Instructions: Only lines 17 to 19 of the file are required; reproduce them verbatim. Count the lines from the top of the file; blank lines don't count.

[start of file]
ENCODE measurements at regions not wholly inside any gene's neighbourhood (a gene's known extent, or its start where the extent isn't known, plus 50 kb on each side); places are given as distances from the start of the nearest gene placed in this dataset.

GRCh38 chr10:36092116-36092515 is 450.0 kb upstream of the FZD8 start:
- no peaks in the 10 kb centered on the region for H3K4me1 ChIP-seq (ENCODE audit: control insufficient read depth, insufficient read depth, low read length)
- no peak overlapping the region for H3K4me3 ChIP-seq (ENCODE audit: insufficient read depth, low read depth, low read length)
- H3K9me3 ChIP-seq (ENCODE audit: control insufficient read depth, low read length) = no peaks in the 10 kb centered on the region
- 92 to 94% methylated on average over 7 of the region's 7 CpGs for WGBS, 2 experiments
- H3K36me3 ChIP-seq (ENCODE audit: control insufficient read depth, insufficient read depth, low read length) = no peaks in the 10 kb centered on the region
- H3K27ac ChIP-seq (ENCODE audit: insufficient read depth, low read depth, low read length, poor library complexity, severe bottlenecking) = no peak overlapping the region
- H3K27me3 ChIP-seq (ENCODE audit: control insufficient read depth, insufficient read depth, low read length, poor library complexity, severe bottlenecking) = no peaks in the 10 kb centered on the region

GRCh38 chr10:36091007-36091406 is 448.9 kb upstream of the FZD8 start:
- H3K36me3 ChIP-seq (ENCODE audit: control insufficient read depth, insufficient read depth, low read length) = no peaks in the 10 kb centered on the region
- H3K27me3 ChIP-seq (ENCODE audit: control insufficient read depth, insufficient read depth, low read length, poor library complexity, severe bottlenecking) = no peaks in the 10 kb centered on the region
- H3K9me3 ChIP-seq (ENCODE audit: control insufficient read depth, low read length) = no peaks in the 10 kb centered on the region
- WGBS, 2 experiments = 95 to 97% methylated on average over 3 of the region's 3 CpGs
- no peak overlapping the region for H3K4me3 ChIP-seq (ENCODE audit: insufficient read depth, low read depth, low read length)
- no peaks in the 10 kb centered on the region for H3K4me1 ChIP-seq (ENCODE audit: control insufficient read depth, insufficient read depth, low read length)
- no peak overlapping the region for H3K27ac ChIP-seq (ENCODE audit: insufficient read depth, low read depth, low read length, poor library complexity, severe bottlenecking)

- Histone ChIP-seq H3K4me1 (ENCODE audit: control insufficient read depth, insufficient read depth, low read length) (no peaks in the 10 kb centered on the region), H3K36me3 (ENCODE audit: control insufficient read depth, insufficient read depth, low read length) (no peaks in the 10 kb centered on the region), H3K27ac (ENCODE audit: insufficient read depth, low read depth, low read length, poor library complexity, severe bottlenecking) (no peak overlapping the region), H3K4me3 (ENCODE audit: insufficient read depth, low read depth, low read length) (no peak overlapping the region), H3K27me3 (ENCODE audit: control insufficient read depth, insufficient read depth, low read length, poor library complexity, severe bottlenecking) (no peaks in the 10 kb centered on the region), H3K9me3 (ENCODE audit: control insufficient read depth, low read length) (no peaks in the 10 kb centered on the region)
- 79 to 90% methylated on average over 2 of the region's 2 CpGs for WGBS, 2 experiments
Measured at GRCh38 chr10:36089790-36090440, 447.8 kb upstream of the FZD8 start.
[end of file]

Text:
- no peak overlapping the region for H3K27ac ChIP-seq (ENCODE audit: insufficient read depth, low read depth, low read length, poor library complexity, severe bottlenecking)

- Histone ChIP-seq H3K4me1 (ENCODE audit: control insufficient read depth, insufficient read depth, low read length) (no peaks in the 10 kb centered on the region), H3K36me3 (ENCODE audit: control insufficient read depth, insufficient read depth, low read length) (no peaks in the 10 kb centered on the region), H3K27ac (ENCODE audit: insufficient read depth, low read depth, low read length, poor library complexity, severe bottlenecking) (no peak overlapping the region), H3K4me3 (ENCODE audit: insufficient read depth, low read depth, low read length) (no peak overlapping the region), H3K27me3 (ENCODE audit: control insufficient read depth, insufficient read depth, low read length, poor library complexity, severe bottlenecking) (no peaks in the 10 kb centered on the region), H3K9me3 (ENCODE audit: control insufficient read depth, low read length) (no peaks in the 10 kb centered on the region)
- 79 to 90% methylated on average over 2 of the region's 2 CpGs for WGBS, 2 experiments